Caption: Stock Image

Understanding the risk: How first aid and training and water safety can save your life

With the amazing climate we have in South Africa, many people spend their leisure time next to water, whether it is your swimming pool at home, fishing at a river or enjoying some water sport on a dam. Accidents, medical emergencies, and disasters can happen anywhere and at any time, and frequently they call for the intervention of trained onlookers or emergency personnel. Understanding first aid and CPR in a catastrophic situation can save a person's life. First aid measures can reduce shock, minimize discomfort, and stop additional harm in less dire circumstances. It is true that first aid training unquestionably contributes to lifesaving. But that's not all – promptly administering the proper first aid can speed up recovery and determine whether a patient will have a temporary or permanent handicap. You need to maintain composure in emergency situations and remember the actions you need to take. Your confidence and comfort levels will increase as a result of first aid training, making you more productive and in charge when necessary.

Principles of emergency care

According to Jan Oberholzer, Senior Division Manager at Barberton EMS, there are three basic principles of emergency care:
  • Preserve life – make a quick assessment of the patient. Start basic life saving measures which entails airway management, restoring breathing, providing adequate circulation of oxygenated blood and control of life threatening bleeding. Position the patient correctly.
  • Prevent further injury – don’t move the patient with a suspected spinal injury and maintain manual inline immobilisation of a patient’s head by using your hands until totally immobilized by the paramedics. Splint suspected fractures so the broken bone ends do not tear blood vessels and nerves.
  • Promote recovery – stay calm and reassure the patient all the time and maintain body temperature. Arrange the proper transportation for the patient to an appropriate hospital for definitive treatment.

With first aid training you will learn how to manage the following situations.

Cardio-Pulmonary Resuscitation (CPR)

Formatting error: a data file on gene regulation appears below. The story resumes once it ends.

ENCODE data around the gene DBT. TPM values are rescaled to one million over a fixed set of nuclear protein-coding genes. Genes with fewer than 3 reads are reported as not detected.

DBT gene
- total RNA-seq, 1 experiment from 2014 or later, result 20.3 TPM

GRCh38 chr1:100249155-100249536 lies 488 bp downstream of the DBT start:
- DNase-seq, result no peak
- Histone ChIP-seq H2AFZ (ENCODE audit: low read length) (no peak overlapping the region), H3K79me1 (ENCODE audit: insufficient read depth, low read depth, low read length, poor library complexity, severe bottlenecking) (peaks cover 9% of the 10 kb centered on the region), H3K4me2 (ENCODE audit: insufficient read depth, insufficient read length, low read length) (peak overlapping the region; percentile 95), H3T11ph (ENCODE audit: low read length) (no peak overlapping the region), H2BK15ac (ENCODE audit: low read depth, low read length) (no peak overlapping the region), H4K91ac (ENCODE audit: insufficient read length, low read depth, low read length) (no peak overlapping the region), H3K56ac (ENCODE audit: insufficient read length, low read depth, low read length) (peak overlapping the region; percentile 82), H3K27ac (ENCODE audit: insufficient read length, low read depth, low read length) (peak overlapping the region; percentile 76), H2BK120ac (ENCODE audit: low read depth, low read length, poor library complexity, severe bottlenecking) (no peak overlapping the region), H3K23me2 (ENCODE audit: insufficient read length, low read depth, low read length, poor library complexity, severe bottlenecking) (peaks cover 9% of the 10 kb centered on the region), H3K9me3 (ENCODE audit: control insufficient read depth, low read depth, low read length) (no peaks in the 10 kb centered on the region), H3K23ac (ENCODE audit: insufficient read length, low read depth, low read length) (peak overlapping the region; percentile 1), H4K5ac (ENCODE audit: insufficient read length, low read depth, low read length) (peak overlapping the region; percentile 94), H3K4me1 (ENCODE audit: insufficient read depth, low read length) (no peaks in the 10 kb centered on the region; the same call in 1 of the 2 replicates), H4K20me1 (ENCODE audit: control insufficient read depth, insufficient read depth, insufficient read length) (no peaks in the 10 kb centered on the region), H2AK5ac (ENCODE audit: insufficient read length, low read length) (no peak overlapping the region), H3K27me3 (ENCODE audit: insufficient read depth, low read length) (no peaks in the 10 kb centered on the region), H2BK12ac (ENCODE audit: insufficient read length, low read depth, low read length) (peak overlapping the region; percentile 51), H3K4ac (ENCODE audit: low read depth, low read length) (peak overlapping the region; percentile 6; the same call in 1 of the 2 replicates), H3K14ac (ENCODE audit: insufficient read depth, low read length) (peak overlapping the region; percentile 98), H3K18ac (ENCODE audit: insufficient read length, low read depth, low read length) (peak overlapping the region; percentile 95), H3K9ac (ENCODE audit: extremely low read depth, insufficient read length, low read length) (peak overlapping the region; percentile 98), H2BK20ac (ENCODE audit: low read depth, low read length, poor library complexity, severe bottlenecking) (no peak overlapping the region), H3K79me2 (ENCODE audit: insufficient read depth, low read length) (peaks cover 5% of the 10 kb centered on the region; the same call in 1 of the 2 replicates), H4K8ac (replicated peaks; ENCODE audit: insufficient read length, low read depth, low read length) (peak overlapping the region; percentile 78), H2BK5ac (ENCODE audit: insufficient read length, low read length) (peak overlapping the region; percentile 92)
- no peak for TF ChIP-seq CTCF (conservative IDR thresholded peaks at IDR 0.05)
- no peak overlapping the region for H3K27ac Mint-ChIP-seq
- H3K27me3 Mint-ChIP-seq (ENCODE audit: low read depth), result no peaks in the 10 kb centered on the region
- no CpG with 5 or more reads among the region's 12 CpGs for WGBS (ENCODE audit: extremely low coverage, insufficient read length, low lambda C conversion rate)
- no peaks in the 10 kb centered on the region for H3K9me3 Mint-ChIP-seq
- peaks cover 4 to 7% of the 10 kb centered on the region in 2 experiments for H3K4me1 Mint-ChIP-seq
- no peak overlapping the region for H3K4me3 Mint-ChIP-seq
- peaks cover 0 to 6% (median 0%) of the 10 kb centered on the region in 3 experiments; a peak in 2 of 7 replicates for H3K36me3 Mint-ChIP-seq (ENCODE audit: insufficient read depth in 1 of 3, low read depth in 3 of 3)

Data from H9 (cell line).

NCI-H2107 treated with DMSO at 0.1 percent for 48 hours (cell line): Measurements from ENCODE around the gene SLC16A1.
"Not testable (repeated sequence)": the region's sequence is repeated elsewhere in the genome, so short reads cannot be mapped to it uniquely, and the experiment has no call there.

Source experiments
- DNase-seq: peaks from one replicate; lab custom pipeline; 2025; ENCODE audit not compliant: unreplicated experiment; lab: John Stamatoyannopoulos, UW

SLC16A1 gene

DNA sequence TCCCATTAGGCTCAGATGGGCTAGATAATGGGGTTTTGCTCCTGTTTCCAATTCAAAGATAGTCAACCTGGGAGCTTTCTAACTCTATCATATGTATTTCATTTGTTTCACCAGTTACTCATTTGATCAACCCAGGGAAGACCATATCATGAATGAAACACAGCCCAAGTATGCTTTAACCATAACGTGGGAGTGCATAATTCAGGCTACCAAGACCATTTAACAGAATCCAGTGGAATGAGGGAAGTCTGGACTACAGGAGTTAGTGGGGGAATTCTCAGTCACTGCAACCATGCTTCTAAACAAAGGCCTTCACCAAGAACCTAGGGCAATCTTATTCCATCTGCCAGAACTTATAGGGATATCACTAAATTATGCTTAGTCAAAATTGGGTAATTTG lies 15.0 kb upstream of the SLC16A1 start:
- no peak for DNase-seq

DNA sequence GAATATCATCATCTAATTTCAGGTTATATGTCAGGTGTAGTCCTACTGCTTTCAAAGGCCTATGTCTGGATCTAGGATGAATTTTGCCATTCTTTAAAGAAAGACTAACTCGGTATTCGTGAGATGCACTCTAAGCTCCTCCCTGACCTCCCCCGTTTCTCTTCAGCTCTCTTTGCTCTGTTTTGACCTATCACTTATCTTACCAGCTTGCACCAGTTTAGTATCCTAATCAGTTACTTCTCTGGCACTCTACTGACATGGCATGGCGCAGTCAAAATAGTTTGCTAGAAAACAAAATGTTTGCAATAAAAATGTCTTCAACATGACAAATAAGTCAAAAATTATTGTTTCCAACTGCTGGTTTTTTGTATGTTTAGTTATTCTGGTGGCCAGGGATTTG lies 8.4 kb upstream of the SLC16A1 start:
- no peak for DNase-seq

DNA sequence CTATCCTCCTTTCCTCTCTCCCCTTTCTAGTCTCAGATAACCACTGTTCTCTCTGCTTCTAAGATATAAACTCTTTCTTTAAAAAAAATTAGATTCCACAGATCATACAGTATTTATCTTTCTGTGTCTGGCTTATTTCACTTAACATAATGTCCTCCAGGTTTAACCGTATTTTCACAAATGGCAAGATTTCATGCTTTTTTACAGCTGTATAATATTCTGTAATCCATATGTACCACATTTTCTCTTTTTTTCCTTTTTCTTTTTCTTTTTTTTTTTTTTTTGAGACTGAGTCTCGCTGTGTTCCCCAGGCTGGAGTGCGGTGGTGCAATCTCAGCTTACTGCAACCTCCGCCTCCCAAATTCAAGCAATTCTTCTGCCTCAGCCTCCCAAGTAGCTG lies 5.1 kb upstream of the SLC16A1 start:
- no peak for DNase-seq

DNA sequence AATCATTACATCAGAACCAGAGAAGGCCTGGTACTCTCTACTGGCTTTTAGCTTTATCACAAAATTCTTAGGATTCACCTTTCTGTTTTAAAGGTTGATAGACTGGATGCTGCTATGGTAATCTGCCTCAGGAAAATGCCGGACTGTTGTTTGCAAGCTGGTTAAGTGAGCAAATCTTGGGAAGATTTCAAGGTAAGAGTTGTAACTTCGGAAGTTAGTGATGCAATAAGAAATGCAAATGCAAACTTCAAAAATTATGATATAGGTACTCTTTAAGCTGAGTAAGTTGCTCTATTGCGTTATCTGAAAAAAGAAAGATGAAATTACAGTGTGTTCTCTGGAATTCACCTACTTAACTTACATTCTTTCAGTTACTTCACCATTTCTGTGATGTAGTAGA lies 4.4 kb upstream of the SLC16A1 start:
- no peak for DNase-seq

In the case of any accident, the first step is to determine if the patient is still breathing. CPR is one of the most lifesaving procedures that you will be taught when doing a course on first aid. CPR must be initiated after you have assessed that the patient has no spontaneous breathing or a spontaneous palpable pulse. If the patient is pulled out of the water after a suspected drowning, you have to resuscitate the patient and breathe for him or her until the paramedics arrive and take over. That is crucial in saving a person’s life.

Wounds and bleeding

It is not only drowning accidents that happens where there is water. Most injuries take place when launching the boat or while skiing or jet skiing. If a person has an open wound that bleeds a lot, he or she can bleed out within minutes. It is crucial that any loss of blood be stopped immediately until the paramedics arrive to take over.


Fractures are another kind of injury that needs immediate attention. In the pre-hospital setting, splinting aims to:

  • Stabilise a fracture site
  • Prevent simple fractures from becoming compound
  • Prevent further soft tissue damage
  • Minimise bleeding
  • Reduce pain
It is crucial that you know what to do in the case of a possible fracture since it can also be life threatening.

Spinal injury

The initial care of a patient with a spinal injury will in many cases determine whether that patient regains normal function or becomes a cripple for the rest of his or her life. The only treatment for a spinal injury is prevention, and that starts at the scene of the accident.


Unless a boat explodes on the water the only burn wounds that you are likely to sustain is from the sun or the braai fire. However, it is crucial that you know how to treat these wounds. Firstly, remove all clothing from the burnt area as well as any jewellery that restrict circulation when swelling occurs. Use copious amounts of water to stop the burning process. Once the area has cooled cover it with a clean, dry dressing. Cover the patient to maintain a normal body temperature and wait for the paramedics. The main aim in the field is to make the patient comfortable and compensate for loss of thermos-regulation.


Jan Oberholzer said that you also need an action plan when you are going on holiday, or simple going away for the weekend, especially if it is to a remote area or an area with no cell phone reception. Ensure beforehand where the necessary assistance will be if you have an emergency. Where is the closest hospital, police station, clinic or doctor? What are the emergency telephone numbers? How are you going to transport a patient if need be? The most important safety measure when you are going to spend time on or in the water is, know how to swim! Jan will be at OppiDam on December 10, 2022, to present a first-aid course for those interested. He can be contacted on 063 690 8910. The course will be presented directly after a skippers’ licence course.

@ 2022 Copyright. Designed by